A convoy of President Donald Trump's supporters carrying Confederate flags and 'Trump 2020' banners hurled abuses at passers-by declaring "white power" and "f**k black lives" in North Carolina. The convoy was a part of a rally reportedly organized via Facebook by a member of Alamance County Taking Back Alamance County (ACTBAC) over the weekend.
Megan Squire, a computer science professor at Elon University, posted a series of videos of Twitter showing the Trump supporters making racist comments as their convoy drove through Elon and Graham in Alamance County. She was one of the counter-protesters. In one of the videos, one Trump supporter yelled "no they f**king don't, b**ch" as Squire stood holding "Black Lives Matter" sign.
"Later the Hate Convoy rolled past the Confederate Participation Trophy in town, and another one called me by name and told me it was 'a great day to be a Trump supporter' and that 'Confederate Lives Matter'," Squire wrote in one of her tweets.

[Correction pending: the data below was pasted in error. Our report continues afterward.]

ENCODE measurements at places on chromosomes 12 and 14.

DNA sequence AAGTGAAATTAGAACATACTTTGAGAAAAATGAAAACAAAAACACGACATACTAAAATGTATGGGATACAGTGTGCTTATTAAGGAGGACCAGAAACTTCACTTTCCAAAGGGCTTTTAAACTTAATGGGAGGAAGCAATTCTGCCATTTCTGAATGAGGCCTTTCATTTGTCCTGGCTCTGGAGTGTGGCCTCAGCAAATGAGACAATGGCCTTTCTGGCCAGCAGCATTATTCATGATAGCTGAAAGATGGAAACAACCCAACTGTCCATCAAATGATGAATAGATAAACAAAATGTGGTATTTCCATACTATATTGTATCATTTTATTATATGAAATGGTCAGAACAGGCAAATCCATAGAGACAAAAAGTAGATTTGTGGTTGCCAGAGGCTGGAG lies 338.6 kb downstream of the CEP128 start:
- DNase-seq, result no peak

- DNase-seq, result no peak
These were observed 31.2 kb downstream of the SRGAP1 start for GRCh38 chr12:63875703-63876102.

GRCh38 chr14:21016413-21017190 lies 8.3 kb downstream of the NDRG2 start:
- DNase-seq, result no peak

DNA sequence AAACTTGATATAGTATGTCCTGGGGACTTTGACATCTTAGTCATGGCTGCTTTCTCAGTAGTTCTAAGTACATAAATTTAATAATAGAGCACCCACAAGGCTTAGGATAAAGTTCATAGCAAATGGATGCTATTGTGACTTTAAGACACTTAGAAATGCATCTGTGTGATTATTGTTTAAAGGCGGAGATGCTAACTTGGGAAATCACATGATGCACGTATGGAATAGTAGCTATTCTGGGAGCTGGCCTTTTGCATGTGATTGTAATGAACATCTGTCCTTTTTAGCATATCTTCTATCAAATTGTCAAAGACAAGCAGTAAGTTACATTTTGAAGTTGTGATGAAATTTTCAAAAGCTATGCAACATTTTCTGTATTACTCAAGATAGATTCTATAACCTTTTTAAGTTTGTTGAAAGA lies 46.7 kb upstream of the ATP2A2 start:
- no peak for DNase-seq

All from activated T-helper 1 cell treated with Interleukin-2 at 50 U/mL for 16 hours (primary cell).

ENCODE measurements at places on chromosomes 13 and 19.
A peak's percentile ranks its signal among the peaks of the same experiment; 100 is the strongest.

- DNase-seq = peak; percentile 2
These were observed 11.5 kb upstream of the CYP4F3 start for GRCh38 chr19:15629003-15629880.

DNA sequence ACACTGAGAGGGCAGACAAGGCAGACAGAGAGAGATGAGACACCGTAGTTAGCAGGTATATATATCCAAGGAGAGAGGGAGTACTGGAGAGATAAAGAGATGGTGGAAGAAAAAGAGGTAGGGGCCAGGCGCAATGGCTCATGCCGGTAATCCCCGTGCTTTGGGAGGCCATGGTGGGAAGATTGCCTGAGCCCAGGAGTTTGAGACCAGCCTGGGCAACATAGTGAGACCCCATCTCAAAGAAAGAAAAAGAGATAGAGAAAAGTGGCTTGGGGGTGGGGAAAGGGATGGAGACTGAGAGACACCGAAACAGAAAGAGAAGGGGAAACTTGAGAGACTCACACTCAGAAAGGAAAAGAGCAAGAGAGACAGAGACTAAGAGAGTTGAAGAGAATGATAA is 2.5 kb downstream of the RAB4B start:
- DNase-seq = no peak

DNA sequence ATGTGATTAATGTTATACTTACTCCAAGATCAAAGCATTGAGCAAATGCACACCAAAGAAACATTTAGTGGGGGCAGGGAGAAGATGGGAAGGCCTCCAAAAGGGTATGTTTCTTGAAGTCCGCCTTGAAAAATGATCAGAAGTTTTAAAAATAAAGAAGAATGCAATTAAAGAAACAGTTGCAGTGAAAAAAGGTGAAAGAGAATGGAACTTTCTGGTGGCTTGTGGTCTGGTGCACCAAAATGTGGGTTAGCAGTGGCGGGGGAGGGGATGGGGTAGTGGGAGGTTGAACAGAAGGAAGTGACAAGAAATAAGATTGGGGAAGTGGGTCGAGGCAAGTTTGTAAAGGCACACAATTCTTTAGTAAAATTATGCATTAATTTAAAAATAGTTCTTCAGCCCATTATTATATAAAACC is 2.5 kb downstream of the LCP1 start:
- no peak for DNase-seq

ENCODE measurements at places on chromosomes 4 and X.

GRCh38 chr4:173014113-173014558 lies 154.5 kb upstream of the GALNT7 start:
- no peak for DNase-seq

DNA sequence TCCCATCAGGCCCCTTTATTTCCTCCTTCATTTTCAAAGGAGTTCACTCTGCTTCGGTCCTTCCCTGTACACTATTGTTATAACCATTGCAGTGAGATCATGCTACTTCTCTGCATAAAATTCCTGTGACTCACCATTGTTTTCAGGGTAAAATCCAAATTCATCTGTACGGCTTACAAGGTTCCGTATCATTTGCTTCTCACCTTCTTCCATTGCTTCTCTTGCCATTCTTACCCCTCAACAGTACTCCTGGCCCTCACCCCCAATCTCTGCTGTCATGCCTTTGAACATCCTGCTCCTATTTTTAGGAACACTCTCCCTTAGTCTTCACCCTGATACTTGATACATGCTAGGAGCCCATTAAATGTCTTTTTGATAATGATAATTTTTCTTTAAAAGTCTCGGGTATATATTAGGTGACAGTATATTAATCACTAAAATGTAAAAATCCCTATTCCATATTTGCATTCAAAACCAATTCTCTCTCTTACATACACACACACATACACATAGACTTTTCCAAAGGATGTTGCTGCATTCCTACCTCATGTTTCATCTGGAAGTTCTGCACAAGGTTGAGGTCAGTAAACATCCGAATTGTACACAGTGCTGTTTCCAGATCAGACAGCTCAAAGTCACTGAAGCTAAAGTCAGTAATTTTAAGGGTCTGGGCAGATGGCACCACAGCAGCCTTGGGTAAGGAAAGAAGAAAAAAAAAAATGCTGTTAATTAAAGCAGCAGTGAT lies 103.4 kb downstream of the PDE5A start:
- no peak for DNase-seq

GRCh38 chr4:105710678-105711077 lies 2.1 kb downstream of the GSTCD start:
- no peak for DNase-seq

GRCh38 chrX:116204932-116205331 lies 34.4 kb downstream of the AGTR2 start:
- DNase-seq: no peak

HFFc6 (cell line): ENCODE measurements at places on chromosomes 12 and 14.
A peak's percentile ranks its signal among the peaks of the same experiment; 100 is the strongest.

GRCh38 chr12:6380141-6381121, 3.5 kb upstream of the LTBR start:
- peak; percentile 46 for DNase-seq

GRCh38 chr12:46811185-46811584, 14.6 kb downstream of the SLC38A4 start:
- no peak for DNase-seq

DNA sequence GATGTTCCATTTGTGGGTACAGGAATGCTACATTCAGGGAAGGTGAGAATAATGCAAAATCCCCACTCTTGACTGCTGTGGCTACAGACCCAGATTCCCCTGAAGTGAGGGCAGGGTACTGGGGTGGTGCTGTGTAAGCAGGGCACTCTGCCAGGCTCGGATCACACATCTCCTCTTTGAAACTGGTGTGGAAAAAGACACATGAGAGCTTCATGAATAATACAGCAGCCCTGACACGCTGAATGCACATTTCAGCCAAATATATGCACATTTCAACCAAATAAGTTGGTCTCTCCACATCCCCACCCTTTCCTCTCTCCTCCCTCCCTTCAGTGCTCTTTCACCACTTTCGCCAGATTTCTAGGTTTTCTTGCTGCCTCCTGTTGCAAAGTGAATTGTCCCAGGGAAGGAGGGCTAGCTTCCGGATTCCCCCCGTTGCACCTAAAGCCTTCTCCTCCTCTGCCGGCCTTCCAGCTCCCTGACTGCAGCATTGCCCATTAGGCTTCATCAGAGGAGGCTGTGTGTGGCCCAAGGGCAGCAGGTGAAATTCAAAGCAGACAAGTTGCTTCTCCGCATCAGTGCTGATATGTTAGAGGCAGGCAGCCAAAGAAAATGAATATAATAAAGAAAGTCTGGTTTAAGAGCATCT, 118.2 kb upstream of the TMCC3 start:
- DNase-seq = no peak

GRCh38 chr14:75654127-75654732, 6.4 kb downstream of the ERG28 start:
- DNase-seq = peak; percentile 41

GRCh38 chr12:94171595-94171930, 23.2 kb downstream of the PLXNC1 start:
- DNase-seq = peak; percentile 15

Another video showed two men yelling "four more years, b**ch" — referring to Trump's potential win in the upcoming presidential election. The men could be heard telling her "be hit by a train next."
Gary Williamson, a member of the ACTBAC and the organizer of the rally, criticised the abuses and remarks.
"I am absolutely 100 percent against anything that was said or actions that were done by those two people," Williamson told the News & Observer."It is disgusting and sick."
Young Republicans of Alamance NC issued a statement on Saturday distancing itself from the parade and the statements. It said the event was organized separately and "followed our rally yesterday at ACE speedway."
"I find any use of ethnic slurs or insults atrocious, racism has no place In our country. Any type of racism will not be tolerated in my meetings/events including the confederate flag, racial slurs and any type of insults," T.L. Mann, the group chairman, said.
The Southern Poverty Law Center listed ACTBAC as a hate group in 2016. The group was founded in 2015 to protest the sale of church property to a local Muslim community that intended to use the place for as a mosque, the SPLC said.